Those who owned a car experienced lower employment losses, although car ownership is highly correlated with one's financial situation and type of job.  This finding indicates the importance of supporting improvements in the availability of safe and trustworthy public transport services in the recovery stage as well as in the future.  Doing so will not only help to ensure workers can safely access work and economic opportunities as the economy recovers but also improve the quality of public transport and its resilience in the future.

Many have speculated that if most workers had access to broadband and telecommuting-friendly jobs, they would have been equipped to work from home and, as a result, would have been more likely to keep their jobs; especially in urban areas.  And indeed, Figure 2 shows that there is a clear positive correlation between job retention and the ability to work from home.  However, a closer look at this relationship shows that the high prevalence of informality and the high concentration of workers in low-productivity (mostly informal) jobs throughout the economy, eliminates the positive impacts that connectivity and the type of tasks required by the occupation can lead to job retention.This indicates that, due to the omnipresent nature of informality, despite all the advances in connectivity in urban areas in the country, the negative effects of the strict quarantine on employment were not mitigated in Peru  (as observed in other countries in the region and the world).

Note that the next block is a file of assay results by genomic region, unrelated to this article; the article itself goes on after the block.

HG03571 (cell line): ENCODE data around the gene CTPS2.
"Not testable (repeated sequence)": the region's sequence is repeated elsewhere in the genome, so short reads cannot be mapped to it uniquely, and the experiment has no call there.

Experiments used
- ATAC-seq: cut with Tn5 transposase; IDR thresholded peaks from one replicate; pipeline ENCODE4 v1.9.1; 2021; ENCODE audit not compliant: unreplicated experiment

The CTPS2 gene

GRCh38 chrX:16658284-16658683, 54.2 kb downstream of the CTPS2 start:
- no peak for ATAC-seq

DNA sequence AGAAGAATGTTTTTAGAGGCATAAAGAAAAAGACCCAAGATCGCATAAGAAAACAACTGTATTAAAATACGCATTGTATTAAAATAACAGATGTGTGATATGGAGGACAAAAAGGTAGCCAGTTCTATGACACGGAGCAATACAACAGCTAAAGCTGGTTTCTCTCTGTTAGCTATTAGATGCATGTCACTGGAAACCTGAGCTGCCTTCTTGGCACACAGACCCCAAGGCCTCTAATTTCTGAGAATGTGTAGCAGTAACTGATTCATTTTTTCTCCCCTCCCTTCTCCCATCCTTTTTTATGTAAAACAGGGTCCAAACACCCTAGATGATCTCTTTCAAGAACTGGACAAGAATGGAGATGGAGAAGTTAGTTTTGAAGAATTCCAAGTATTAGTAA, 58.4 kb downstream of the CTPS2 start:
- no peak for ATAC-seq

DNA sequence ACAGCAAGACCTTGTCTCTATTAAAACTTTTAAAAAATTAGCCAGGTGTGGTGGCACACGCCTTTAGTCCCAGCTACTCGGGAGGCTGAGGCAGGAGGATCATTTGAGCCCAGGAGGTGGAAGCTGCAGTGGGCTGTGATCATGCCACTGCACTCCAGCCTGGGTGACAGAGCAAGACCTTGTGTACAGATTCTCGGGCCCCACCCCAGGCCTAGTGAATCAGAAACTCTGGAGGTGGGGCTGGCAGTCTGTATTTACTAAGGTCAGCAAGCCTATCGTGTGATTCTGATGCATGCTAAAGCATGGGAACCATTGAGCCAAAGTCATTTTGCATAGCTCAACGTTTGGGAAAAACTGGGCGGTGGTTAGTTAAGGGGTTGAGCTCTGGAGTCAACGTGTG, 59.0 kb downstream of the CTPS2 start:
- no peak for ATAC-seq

Figure 2: Possibility to work from home and variability in employment

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Note: Based on data from ENAHO 2019 (second quarter) and Hatayama, Viollaz and Winkler (2020). Each observation represents the number of people per cohort (defined as region, gender, age group, and educational level within a pseudo panel for 2019-2020). The possibility of working from home was defined for values ​​of this variable above the median of the full  pseudo-panel sample.

The evidence of how informality aggravated the situation of vulnerable workers in the Peruvian labor market is clear.  Even though many workers will re-enter the economy through informal jobs, it will be important to ease their transition out of the informal sector as quickly as possible (or skip it altogether) to improve their resilience to future shocks.  Through this blog, we highlight the importance of addressing informality in any economic reactivation strategy. Peruvian legislators acted quickly and effectively at the beginning of the crisis, to protect informal workers and prevent them from falling into poverty. But now, as we move into the reactivation stage, it will be essential to focus our efforts to reduce this critical structural vulnerability and to take decisive steps to boost formality once and for all.

Authors

Ximena Del Carpio

Practice Manager, World Bank